Using theoretical frameworks to explore the political, organizational, and cultural dynamics of performance budgeting, this book examines the adoption of performance budgeting in a variety of countries, how it has been implemented, and why it succeeded or failed. Chapters include case studies from a wide range of continents and regions including the U.S., Africa, Asia, Australia, Europe, Latin America, and the Middle East. Each case study pays careful attention to the unique historical, political, and cultural contexts of reform and closely examines how performance informed the budgetary process.
Chapters investigate theory driven analysis, focusing on common themes related to international policy diffusion, organizational change, stakeholder politics and gaming, communication and information management, principal–agent dynamics, and institutional constraints. Contributors include both scholars and seasoned practitioners with extensive experience in implementing or advising performance budgeting reforms. With emphases on both theories and practices, this book is written for graduate courses in public budgeting and comparative public administration, providing theoretical insights into budgeting reforms in developing countries, as well as practice-relevant and actionable recommendations for current and future policymakers and budget reformers.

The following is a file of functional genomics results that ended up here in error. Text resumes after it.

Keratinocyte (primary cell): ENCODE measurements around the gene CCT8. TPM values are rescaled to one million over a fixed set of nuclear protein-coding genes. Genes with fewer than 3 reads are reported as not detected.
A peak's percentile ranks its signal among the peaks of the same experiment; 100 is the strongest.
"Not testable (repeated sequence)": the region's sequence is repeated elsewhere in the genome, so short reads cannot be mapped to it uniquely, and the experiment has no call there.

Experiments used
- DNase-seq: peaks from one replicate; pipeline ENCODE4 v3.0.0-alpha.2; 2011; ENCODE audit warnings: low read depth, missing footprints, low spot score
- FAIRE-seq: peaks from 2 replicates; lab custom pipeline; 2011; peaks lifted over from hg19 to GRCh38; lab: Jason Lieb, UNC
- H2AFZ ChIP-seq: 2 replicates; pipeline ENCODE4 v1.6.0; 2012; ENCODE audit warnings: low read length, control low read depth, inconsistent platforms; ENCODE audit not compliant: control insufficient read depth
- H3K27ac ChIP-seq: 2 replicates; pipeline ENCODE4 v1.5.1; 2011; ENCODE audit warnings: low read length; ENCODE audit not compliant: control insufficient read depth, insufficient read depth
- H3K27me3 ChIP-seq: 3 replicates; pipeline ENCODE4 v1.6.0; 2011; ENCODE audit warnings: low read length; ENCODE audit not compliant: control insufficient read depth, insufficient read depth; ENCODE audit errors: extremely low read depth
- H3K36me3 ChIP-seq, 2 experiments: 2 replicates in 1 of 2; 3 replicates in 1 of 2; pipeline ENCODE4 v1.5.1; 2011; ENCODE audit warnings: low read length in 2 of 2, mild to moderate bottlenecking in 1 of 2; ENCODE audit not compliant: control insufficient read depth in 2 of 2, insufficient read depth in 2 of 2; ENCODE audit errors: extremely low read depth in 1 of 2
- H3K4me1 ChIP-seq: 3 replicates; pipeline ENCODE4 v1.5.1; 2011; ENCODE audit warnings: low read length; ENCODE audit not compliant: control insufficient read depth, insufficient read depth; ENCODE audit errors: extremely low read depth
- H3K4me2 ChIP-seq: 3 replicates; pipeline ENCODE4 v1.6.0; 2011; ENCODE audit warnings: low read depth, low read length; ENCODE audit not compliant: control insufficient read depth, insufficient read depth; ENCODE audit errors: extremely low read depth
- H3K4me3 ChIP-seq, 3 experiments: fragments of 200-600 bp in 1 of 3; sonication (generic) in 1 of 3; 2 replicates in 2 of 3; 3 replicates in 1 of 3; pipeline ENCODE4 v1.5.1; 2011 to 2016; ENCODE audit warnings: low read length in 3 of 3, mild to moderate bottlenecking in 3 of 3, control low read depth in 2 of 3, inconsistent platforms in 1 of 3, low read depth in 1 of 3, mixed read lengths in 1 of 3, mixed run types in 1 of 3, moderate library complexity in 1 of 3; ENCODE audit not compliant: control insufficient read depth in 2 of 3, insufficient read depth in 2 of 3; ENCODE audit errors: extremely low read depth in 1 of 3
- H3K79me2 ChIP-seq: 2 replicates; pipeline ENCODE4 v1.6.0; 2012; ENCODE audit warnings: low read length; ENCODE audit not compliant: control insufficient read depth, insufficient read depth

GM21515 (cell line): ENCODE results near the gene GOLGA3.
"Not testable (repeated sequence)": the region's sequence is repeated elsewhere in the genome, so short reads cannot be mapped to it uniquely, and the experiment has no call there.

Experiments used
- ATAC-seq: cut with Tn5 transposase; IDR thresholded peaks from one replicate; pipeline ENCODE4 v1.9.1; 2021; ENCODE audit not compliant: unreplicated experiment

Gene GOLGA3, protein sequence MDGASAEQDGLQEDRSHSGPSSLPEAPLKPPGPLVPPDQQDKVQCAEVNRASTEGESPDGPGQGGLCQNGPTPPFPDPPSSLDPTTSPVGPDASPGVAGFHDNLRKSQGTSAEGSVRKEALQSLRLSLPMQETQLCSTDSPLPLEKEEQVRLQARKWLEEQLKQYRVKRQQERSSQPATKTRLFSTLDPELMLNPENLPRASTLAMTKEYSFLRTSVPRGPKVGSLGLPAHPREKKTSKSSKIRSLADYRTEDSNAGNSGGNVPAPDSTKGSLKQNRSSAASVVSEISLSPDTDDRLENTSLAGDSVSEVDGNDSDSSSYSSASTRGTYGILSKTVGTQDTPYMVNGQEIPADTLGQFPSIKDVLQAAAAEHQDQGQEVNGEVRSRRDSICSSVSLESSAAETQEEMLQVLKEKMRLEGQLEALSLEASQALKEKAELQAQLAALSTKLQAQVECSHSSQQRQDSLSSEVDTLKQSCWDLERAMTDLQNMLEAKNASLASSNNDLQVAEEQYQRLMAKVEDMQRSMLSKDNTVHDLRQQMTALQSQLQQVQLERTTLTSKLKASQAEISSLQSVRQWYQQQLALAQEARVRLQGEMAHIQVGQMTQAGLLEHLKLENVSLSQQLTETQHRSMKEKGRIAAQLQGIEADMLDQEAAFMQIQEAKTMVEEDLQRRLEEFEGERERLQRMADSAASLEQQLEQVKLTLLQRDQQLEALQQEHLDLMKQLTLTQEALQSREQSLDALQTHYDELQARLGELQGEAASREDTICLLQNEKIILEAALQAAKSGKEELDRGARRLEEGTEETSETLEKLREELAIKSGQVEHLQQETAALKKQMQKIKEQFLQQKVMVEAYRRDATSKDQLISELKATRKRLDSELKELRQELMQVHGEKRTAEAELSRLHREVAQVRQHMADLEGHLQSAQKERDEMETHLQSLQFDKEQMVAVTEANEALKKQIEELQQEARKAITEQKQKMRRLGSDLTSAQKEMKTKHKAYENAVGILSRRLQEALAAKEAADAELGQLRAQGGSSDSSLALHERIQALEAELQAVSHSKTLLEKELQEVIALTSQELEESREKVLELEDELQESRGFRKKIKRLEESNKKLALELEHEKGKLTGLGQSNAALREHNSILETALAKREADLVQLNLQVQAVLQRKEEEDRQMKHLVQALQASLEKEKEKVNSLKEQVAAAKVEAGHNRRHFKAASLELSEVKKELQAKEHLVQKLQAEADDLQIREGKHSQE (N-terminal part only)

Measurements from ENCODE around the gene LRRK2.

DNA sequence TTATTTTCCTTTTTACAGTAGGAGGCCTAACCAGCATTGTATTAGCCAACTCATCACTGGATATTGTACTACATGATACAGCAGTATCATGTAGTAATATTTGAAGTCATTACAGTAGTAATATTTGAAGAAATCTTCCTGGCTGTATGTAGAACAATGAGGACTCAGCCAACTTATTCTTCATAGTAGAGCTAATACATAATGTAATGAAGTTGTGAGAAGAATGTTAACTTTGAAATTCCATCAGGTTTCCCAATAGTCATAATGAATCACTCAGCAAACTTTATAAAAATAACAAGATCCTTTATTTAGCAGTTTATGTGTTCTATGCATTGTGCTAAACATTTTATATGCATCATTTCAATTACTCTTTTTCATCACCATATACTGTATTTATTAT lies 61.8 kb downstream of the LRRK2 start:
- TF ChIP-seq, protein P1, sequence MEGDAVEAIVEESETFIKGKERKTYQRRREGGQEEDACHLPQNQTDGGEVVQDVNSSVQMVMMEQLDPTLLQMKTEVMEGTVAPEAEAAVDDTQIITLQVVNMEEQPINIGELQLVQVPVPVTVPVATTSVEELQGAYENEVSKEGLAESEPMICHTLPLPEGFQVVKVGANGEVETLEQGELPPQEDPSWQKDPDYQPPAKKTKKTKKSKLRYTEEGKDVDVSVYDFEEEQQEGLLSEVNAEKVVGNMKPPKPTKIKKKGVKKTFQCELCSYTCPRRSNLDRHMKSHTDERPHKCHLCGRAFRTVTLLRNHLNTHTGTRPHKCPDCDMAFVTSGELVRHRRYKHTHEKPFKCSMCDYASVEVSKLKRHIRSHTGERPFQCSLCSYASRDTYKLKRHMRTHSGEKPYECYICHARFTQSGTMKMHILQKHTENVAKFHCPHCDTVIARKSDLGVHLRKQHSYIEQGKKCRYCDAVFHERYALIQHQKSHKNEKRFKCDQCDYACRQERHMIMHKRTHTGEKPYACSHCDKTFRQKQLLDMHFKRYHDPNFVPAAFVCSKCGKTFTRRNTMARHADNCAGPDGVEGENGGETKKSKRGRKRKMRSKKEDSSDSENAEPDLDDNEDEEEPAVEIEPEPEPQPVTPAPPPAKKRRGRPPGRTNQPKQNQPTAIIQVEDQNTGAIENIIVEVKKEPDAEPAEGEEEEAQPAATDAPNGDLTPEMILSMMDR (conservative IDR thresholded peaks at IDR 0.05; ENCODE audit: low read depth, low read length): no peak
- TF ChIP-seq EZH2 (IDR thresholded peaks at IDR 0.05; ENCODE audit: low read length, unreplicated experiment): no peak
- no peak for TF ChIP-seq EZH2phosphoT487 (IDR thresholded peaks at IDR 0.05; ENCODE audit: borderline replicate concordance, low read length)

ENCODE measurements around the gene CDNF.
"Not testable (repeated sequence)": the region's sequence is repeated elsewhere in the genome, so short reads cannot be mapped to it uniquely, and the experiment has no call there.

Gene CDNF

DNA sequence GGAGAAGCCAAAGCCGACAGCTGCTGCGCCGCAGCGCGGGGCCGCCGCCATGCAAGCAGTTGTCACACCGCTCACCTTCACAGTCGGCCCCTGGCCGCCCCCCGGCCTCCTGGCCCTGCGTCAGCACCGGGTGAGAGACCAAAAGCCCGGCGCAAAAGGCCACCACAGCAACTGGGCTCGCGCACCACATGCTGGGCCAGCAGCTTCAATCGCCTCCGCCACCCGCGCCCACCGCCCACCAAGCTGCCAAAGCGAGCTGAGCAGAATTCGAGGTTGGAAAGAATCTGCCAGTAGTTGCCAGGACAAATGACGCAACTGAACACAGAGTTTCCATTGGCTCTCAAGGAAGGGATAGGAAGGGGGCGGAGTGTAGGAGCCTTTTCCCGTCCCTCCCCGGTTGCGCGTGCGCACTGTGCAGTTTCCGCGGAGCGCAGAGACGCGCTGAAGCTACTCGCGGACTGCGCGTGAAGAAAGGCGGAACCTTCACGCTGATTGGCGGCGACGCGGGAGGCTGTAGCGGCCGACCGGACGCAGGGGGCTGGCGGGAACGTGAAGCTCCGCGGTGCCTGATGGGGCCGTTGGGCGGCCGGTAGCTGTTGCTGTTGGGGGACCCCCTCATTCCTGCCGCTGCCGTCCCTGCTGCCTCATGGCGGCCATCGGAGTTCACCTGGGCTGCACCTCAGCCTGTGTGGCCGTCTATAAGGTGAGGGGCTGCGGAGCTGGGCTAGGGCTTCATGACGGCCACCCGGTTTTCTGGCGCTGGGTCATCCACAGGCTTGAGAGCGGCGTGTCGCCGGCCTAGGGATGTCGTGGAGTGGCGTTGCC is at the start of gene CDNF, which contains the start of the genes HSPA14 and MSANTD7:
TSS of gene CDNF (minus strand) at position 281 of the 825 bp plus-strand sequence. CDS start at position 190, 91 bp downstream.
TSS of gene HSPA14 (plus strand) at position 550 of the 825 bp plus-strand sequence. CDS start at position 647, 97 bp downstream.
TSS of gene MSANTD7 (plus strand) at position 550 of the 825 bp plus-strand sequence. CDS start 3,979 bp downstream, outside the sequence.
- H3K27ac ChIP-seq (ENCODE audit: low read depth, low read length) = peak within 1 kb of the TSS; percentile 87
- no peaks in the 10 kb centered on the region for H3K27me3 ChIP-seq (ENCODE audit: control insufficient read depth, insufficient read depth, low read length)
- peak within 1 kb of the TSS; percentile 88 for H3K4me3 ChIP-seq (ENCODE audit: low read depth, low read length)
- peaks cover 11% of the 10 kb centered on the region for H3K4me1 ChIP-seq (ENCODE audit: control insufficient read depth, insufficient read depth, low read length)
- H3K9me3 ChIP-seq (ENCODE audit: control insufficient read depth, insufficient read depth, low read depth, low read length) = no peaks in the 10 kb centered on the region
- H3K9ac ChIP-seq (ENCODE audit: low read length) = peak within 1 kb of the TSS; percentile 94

"This book reinvents visions on ‘performance budgeting’(PB) in many ways. From its much broader scope of ‘performance-based budget management’, it connects six theoretical frames, it assesses real impact beyond financial management, and it shows real differences between high, middle, and low-income countries. This is a ‘high-impact’ book because reform policy makers will be convinced to see and use PB in a different way. Academics will adjust their research agendas to also include PB in explaining transformations of organizations, institutions, and politics."
Geert Bouckaert, KU Leuven Public Governance Institute, and President of IIAS
"With this book, Ho, De Jong, and Zhao have made a significant contribution to our understanding of performance budgeting. It is a welcome addition in particular because its cases plow new ground, with three times the number of chapters on low and middle-income countries as on wealthy ones. Further, it is not a book that will appeal to only a narrow audience. Academics, practitioners, and students—indeed, anyone who cares about effective government--will find much of interest in this book."
Philip G. Joyce, University of Maryland, USA
"This book contains important and well researched insights into the many practical challenges of linking the budget process to performance management in the government sector, as well as theoretical constructs that are helpful, for example in identifying the reform space for performance budgeting. It makes a convincing case that despite frustrations with the performance of performance budgeting itself the reform has staying power so the real question is how to do it. Unlike most previous research on the topic this book has a strong focus on experience in middle- and lower-income countries and should be of particular interest to those governments and to development agencies supporting performance budgeting reforms."
Ivor Beazley, World Bank Group, Washington DC
Part I: Theories of Performance Budgeting
Part II: Synthesizing Lessons from High-Income Countries
Part III: Synthesizing Lessons from Low and Middle-Income Countries
Part IV: The Future of Performance Budgeting Reform